Back in 2009, a 64-inch pipe, one of the largest in L.A., burst in Studio City, flooding surrounding homes and businesses.
An expert on infrastructure now tells CBS2's Kristine Lazar that when it comes to the city's underground water system, things are only expected to get worse.
"Los Angeles has around 20 percent of the network more than a 100 years old. So those pipes, they have a life cycle of 100 years. So 20 percent of the network is vulnerable," said Lucio Soibelman, a professor at USC's School of Engineering.
Soibelman says the only way to truly prevent disasters like Tuesday's break is to investigate all trunk lines. It's something he says the L.A. Department of Water and Power doesn't do - and probably never will due to liability concerns.
"If you inspect those pipes and you know that they are in critical condition, we are very liable if we don't replace them. When we don't inspect them and breaks happen, it's an act of God," he said.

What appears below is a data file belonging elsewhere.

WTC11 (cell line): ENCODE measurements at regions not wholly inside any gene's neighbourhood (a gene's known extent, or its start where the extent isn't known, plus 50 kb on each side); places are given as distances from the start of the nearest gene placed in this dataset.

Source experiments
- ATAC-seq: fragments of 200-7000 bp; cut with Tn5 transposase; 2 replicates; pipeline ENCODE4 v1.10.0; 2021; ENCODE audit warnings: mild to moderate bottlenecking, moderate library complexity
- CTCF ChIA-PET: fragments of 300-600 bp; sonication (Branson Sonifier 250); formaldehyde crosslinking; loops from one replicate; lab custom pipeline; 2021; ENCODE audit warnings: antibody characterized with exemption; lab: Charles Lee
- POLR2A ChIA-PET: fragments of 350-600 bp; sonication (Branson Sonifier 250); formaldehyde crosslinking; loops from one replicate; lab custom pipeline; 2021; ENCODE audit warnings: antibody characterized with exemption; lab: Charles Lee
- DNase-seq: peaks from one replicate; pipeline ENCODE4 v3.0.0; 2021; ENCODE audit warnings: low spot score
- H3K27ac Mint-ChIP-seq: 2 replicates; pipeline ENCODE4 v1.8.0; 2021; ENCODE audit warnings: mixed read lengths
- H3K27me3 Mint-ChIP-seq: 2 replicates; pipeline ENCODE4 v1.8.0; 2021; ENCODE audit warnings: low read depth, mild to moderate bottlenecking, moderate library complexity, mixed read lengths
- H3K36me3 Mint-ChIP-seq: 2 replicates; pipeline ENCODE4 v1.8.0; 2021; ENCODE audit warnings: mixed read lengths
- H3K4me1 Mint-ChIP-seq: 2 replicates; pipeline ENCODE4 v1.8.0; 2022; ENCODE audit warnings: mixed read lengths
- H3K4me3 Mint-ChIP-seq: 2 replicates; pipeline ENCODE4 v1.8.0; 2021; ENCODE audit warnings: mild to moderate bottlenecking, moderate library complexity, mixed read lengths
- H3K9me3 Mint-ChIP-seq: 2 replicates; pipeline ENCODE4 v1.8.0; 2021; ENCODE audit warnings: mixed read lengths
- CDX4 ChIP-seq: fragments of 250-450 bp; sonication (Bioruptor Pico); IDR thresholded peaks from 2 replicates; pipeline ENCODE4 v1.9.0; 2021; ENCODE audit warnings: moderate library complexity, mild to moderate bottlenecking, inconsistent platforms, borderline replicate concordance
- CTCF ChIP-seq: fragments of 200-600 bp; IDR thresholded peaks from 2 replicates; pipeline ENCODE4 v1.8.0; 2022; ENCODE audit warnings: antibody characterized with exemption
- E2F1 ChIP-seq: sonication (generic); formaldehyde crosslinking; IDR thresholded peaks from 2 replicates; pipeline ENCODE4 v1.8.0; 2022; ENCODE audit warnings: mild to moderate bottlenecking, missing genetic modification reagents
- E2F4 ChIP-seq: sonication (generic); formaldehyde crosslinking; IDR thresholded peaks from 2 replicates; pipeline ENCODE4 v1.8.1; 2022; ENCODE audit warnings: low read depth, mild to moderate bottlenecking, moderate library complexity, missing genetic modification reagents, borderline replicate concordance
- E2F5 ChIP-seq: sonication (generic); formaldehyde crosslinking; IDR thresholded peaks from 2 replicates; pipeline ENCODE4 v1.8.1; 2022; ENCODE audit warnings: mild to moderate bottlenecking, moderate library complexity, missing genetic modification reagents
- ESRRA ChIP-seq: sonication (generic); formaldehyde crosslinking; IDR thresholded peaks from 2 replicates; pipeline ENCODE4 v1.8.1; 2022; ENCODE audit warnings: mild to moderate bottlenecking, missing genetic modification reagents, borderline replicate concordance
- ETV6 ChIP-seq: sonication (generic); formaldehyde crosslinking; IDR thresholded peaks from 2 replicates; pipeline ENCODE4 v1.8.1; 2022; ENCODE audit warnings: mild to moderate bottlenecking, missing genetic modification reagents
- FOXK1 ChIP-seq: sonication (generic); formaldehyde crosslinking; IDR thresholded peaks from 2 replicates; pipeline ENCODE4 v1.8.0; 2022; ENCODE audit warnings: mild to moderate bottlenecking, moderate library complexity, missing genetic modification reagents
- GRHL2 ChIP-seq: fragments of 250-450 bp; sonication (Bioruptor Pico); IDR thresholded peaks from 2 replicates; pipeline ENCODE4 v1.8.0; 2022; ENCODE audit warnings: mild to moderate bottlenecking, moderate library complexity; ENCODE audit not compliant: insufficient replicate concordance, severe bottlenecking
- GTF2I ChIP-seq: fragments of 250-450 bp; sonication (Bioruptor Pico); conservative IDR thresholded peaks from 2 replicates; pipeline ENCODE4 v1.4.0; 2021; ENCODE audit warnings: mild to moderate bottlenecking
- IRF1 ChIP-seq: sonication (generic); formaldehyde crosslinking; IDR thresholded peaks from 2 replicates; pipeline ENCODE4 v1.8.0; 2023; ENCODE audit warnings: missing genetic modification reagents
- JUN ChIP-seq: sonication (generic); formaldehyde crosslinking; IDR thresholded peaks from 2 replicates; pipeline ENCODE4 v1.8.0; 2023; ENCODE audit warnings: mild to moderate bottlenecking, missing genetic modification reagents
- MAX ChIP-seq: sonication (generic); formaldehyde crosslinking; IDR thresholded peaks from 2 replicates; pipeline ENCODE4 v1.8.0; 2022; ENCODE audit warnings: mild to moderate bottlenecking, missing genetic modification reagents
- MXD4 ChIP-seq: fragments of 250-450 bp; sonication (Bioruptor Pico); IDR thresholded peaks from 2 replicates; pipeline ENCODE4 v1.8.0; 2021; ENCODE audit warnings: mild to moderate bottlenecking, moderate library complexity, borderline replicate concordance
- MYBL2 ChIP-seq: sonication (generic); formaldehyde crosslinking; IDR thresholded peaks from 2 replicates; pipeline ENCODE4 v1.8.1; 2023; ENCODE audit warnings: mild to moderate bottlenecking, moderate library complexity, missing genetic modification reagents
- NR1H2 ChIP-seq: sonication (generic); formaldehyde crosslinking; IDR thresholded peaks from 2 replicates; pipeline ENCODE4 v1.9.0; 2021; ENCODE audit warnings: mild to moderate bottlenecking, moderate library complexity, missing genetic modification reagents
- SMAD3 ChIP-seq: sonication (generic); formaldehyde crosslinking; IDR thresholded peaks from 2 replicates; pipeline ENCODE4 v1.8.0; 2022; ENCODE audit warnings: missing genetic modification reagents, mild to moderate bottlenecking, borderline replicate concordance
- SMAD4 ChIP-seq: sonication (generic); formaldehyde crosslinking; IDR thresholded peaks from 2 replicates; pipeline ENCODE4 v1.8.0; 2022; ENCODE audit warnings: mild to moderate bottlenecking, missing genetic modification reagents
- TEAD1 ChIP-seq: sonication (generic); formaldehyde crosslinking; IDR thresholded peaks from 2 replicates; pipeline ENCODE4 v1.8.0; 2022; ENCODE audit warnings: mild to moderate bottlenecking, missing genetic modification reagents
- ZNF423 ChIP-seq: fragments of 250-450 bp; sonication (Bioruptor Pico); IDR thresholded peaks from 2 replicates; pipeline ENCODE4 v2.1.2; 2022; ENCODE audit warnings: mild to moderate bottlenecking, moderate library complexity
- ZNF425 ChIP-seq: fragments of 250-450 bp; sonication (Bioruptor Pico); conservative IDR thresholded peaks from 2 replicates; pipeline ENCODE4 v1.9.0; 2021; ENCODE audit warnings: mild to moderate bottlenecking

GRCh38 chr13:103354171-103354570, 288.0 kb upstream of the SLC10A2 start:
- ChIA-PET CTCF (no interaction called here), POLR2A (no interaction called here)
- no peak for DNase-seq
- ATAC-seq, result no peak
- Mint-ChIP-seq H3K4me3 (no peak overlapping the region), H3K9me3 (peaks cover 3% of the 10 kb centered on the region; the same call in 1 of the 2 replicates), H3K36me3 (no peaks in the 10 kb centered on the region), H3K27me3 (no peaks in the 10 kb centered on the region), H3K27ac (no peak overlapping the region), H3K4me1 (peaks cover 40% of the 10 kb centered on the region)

Soibelman estimates the cost of fixing the nation's aging underground pipes could tally in at $1 trillion.
The LADWP operates roughly 500 miles of trunk lines in the L.A.-area. The city has identified some of the lines most in need of repair.
Six improvements projects are underway, mostly in the San Fernando Valley.
Josh Zuker, meanwhile, says he empathizes with those affected by the damage in Westwood, because he won't soon forget when a trunk line burst next to his own home in Coldwater Canyon five years ago, the last time a trunk line burst before Tuesday's incident in Westwood.
"[We] opened up our front door right here and the water was literally ... it was like a lake," Zuker said.
"Every time one happens, it brings [those memories] back. No matter where they are in the Southland here, it brings back memories. Like, 'I know what is going on there.' "
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